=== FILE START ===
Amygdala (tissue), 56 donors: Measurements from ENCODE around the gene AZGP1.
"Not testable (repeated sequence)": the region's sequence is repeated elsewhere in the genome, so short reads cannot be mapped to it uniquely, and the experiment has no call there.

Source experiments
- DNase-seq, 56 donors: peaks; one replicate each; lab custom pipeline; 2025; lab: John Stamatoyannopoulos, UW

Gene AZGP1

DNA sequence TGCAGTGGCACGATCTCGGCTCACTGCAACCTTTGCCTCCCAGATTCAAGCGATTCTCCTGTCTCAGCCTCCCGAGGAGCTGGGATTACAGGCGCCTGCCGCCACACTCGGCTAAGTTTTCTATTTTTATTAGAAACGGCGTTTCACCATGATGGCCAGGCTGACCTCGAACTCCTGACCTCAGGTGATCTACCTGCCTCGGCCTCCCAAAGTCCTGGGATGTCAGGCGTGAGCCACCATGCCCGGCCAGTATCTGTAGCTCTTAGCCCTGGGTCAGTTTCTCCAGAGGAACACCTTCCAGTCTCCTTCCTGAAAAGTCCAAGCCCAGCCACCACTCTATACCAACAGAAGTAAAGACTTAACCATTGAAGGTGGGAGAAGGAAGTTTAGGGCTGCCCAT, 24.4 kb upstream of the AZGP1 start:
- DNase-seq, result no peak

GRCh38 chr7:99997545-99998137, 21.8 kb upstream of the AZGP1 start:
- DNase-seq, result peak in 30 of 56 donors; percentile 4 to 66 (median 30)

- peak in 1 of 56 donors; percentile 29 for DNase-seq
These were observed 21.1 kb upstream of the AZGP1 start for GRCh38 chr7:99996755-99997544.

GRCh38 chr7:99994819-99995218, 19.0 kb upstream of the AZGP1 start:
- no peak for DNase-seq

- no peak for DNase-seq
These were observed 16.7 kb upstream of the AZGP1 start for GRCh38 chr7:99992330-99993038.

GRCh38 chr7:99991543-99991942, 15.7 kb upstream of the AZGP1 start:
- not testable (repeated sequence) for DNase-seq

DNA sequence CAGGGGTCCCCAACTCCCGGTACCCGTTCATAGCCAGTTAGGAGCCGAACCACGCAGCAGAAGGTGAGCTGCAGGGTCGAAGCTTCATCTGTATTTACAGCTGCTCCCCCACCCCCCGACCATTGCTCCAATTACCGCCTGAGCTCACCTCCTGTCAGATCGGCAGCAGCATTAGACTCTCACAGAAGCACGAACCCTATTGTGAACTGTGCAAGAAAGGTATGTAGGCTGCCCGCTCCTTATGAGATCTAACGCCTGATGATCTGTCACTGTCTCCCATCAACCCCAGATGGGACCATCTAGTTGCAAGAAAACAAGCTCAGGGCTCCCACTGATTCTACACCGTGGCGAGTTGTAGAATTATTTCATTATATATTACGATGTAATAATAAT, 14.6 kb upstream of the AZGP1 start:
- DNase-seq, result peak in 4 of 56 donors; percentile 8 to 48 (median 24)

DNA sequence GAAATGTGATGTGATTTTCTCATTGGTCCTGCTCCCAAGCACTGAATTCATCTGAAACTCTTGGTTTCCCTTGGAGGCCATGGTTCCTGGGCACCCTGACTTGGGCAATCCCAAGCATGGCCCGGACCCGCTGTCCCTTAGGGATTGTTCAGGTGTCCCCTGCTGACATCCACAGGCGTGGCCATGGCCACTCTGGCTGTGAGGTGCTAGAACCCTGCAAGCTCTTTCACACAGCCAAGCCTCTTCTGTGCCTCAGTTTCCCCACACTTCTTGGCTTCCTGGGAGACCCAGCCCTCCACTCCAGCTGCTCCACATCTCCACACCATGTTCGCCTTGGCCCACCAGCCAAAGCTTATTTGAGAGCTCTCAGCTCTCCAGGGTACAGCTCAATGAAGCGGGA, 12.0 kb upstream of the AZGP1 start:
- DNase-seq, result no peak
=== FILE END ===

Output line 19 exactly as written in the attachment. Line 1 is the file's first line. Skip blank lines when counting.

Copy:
- DNase-seq, result peak in 4 of 56 donors; percentile 8 to 48 (median 24)